Rock music is reverberating around my neighborhood as I write this. You should understand that the area where I live is laid-back and still pretty tie-dyed, one of the last bastions of the ’60s in some ways and a haven for aging hippies. It’s also most likely one of the last places in the United States where people would think a fine way to spend a Saturday afternoon and evening is to hold a Peace & Love Fest, which is what is happening right now at the nearby Lake Claire Land Trust.

The neighborhood’s Peace & Love Fest cranked up about three hours ago. I might wander over there sometime in the next six hours or so that it will continue. But, even without being there, I’ve been doing my part for Peace & Love this afternoon right here at my own home. My sister and I have joined together to have a Peace & Love Catnap-in.

Most of you are familiar with sit-ins. As far as I know, Mahatma Gandhi was the first to use them in strikes in South Africa and later the non-violent independence movement in India. In the American South, sit-ins changed history in the late 1950s and early 1960s as students simply sat down at lunch counters to protest racial segregation and refused to leave. The students said their movement was about “more than a hamburger,” and it really played a big role in changing laws and attitudes on racial discrimination.

Later in the ’60s, the wider counter culture that blossomed (and produced many of the kinds of folks who live in my neighborhood) engaged in other “ins”: human be-ins (just to celebrate life and love), die-ins (to protest the war in Vietnam), teach-ins (to inform people about issues ranging from war to women’s rights to gay rights to the environment) and even a couple of well publicized bed-ins by John Lennon and Yoko Ono to protest war and promote peace.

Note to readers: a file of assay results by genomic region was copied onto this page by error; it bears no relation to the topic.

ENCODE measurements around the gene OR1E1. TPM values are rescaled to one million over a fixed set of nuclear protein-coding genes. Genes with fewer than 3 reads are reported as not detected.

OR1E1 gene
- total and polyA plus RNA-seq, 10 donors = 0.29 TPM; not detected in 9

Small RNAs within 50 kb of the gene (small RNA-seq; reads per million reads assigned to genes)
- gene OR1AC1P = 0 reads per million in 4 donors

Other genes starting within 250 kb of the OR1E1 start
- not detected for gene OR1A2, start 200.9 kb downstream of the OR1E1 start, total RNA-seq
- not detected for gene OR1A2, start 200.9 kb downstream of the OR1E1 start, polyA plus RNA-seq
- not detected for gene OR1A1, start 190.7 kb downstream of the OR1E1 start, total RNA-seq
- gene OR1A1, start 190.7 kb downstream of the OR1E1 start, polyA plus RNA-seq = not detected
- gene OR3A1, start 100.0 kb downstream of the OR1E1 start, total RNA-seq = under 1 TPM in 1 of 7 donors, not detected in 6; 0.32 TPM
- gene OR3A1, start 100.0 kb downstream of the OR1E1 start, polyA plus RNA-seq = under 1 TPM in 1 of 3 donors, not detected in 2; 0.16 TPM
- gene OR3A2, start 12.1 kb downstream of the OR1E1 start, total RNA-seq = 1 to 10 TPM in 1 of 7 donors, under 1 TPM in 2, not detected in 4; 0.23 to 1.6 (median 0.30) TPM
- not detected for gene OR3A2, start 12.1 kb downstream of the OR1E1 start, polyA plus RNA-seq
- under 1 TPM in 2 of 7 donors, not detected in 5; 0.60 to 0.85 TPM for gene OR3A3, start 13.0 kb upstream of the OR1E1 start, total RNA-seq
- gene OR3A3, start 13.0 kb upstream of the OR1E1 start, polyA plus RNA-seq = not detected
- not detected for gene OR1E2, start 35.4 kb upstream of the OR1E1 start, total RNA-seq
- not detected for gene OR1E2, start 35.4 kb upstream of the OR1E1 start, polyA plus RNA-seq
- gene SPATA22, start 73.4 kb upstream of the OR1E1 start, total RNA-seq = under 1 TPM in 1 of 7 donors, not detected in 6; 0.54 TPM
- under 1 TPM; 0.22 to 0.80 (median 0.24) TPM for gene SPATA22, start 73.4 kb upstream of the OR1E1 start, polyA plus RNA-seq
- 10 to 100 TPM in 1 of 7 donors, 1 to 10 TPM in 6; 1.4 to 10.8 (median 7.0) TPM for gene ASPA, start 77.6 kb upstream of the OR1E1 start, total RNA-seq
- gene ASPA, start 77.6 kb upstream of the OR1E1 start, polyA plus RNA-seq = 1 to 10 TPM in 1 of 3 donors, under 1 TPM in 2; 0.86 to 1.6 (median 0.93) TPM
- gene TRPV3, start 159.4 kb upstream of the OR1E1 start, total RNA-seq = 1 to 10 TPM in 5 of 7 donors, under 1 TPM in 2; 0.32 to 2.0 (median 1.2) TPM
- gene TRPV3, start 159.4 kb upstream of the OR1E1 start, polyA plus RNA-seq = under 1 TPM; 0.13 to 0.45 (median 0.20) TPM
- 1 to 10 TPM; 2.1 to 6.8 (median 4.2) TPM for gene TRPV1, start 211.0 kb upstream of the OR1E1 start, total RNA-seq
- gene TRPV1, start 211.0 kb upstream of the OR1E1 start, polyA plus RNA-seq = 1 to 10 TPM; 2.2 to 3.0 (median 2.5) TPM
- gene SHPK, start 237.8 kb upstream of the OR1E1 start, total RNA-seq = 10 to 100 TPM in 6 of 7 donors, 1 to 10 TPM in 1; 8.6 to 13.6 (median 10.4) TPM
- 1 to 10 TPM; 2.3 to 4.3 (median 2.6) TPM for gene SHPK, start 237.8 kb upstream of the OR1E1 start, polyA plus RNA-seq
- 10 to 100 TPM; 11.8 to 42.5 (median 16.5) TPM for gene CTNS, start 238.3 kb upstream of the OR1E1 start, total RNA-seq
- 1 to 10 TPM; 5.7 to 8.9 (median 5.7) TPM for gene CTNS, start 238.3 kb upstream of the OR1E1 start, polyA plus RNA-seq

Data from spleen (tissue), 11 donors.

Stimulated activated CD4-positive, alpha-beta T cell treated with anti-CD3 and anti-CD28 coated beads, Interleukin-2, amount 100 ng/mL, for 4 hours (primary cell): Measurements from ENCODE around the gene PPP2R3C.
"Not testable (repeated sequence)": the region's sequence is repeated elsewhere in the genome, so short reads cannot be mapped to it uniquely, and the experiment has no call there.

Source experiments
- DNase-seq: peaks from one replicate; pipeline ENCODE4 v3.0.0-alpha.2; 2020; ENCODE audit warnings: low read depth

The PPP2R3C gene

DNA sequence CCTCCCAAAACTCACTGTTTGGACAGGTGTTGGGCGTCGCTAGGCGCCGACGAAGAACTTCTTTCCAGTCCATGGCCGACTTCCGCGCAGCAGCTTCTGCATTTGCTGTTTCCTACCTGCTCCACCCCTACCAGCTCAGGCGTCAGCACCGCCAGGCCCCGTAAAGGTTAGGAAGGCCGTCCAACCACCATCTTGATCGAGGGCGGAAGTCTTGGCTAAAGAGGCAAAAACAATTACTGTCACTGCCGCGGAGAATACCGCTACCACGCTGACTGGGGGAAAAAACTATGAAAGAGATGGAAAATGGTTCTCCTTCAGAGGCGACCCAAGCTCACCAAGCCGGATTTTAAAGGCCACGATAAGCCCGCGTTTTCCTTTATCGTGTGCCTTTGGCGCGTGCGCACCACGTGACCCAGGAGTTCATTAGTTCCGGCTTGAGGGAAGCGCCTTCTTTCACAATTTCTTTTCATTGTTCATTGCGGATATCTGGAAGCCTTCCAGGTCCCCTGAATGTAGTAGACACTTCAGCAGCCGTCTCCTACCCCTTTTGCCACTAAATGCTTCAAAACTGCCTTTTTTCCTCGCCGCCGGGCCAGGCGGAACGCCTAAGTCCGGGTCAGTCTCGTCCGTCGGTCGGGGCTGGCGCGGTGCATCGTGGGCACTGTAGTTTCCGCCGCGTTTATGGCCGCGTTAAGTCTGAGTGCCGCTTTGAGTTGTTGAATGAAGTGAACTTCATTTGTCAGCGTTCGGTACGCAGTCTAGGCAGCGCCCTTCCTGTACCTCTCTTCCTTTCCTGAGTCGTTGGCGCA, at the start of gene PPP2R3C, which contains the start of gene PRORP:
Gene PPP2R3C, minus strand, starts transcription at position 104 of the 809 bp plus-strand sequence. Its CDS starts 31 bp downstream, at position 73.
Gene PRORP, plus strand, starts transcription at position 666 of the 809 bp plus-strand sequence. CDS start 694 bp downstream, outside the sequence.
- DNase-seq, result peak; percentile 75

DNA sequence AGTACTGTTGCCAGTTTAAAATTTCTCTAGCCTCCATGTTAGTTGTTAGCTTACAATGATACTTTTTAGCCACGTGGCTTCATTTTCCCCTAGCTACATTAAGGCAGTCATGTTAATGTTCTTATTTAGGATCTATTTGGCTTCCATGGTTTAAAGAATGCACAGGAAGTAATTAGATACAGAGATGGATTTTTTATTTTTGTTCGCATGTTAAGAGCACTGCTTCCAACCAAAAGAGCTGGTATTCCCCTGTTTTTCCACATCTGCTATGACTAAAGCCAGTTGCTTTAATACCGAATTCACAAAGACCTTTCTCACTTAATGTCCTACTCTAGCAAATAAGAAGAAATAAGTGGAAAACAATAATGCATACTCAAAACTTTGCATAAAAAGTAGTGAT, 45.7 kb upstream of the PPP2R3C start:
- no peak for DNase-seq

My sister, Maura Lai O’Connell, and I decided the best way to join with our neighbors and show our dedication to Peace & Love was to do what we know how to do best. We’re not great at dancing to rock and roll (despite what I will modestly concede is our great grace of movement). What we do best is catnap. And that’s what we’ve been doing all afternoon.

We’ve done these catnap-ins before, and I have reason to believe they’ve been hugely influential. For instance, I’ve been told by people (and other animals) that they have seen cats napping just about everywhere around the globe. I can only conclude from all the available information that these cats must be joining in our movement.

Now wouldn’t it be great if all species would join us in this noble campaign? Catnap with us and maybe all of us can change the world for the better.

Not good at napping? Don’t despair. Maura Lai and I know that it’s kind of an art, one that we’ve developed through great discipline and hours of hard practice. If you can’t nap, find some other “in” that you can do well — perhaps a mow-your-grass (or your neighbors’ grass)-in or a wash-dishes-in or a play-Scrabble-in or maybe just a have-a-drink-in. Like us, all of you can be “in”-spiring to others.

Peace and love to you all.

Tiger Liliuokalani

Tiger Liliuokalani

Tiger Liliuokalani is a cat and proud of it. "Cats aren't purr-fect," she says, "but we do so much less harm than people, don't we? Even dogs must agree." A native of Georgia, she is the founder of the international organization, Catnapping for Peace and Justice.